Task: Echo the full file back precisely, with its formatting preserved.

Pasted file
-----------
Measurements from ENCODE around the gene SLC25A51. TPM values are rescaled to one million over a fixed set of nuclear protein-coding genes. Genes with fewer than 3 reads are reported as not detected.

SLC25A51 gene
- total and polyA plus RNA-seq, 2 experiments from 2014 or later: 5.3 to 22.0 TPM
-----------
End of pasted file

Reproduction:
Measurements from ENCODE around the gene SLC25A51. TPM values are rescaled to one million over a fixed set of nuclear protein-coding genes. Genes with fewer than 3 reads are reported as not detected.

SLC25A51 gene
- total and polyA plus RNA-seq, 2 experiments from 2014 or later: 5.3 to 22.0 TPM